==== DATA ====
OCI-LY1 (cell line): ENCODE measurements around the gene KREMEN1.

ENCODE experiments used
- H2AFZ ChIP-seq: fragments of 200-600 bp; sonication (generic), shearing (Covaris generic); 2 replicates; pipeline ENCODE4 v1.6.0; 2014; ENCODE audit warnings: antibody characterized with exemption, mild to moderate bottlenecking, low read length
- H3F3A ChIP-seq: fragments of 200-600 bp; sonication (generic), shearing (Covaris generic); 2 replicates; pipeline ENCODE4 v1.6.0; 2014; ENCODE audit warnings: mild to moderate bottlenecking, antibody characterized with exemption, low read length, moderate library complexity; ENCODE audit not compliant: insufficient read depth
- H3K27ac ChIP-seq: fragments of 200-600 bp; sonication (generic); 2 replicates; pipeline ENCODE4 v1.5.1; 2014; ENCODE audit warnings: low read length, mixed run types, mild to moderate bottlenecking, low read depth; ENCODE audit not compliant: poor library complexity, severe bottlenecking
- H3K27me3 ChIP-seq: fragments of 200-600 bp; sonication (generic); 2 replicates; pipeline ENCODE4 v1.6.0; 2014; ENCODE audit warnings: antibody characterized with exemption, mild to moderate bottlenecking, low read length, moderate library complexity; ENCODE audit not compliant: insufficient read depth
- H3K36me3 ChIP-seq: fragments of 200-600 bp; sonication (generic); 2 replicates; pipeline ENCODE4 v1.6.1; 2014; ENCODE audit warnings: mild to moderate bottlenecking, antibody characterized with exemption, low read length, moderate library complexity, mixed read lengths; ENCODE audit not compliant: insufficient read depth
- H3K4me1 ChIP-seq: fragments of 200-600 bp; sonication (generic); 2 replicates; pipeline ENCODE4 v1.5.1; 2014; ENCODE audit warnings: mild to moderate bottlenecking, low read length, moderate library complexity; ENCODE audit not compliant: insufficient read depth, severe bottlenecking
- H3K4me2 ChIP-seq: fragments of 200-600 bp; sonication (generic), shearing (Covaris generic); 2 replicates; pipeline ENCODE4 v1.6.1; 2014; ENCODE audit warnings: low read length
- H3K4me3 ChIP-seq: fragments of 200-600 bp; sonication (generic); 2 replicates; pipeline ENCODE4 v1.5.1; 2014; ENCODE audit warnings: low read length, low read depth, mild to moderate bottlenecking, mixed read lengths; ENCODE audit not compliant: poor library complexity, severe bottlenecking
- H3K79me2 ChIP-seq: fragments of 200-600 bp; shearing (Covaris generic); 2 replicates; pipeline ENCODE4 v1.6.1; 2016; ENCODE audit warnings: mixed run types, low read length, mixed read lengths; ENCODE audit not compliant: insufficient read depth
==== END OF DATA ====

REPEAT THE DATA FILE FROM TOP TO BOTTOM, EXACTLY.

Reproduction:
OCI-LY1 (cell line): ENCODE measurements around the gene KREMEN1.

ENCODE experiments used
- H2AFZ ChIP-seq: fragments of 200-600 bp; sonication (generic), shearing (Covaris generic); 2 replicates; pipeline ENCODE4 v1.6.0; 2014; ENCODE audit warnings: antibody characterized with exemption, mild to moderate bottlenecking, low read length
- H3F3A ChIP-seq: fragments of 200-600 bp; sonication (generic), shearing (Covaris generic); 2 replicates; pipeline ENCODE4 v1.6.0; 2014; ENCODE audit warnings: mild to moderate bottlenecking, antibody characterized with exemption, low read length, moderate library complexity; ENCODE audit not compliant: insufficient read depth
- H3K27ac ChIP-seq: fragments of 200-600 bp; sonication (generic); 2 replicates; pipeline ENCODE4 v1.5.1; 2014; ENCODE audit warnings: low read length, mixed run types, mild to moderate bottlenecking, low read depth; ENCODE audit not compliant: poor library complexity, severe bottlenecking
- H3K27me3 ChIP-seq: fragments of 200-600 bp; sonication (generic); 2 replicates; pipeline ENCODE4 v1.6.0; 2014; ENCODE audit warnings: antibody characterized with exemption, mild to moderate bottlenecking, low read length, moderate library complexity; ENCODE audit not compliant: insufficient read depth
- H3K36me3 ChIP-seq: fragments of 200-600 bp; sonication (generic); 2 replicates; pipeline ENCODE4 v1.6.1; 2014; ENCODE audit warnings: mild to moderate bottlenecking, antibody characterized with exemption, low read length, moderate library complexity, mixed read lengths; ENCODE audit not compliant: insufficient read depth
- H3K4me1 ChIP-seq: fragments of 200-600 bp; sonication (generic); 2 replicates; pipeline ENCODE4 v1.5.1; 2014; ENCODE audit warnings: mild to moderate bottlenecking, low read length, moderate library complexity; ENCODE audit not compliant: insufficient read depth, severe bottlenecking
- H3K4me2 ChIP-seq: fragments of 200-600 bp; sonication (generic), shearing (Covaris generic); 2 replicates; pipeline ENCODE4 v1.6.1; 2014; ENCODE audit warnings: low read length
- H3K4me3 ChIP-seq: fragments of 200-600 bp; sonication (generic); 2 replicates; pipeline ENCODE4 v1.5.1; 2014; ENCODE audit warnings: low read length, low read depth, mild to moderate bottlenecking, mixed read lengths; ENCODE audit not compliant: poor library complexity, severe bottlenecking
- H3K79me2 ChIP-seq: fragments of 200-600 bp; shearing (Covaris generic); 2 replicates; pipeline ENCODE4 v1.6.1; 2016; ENCODE audit warnings: mixed run types, low read length, mixed read lengths; ENCODE audit not compliant: insufficient read depth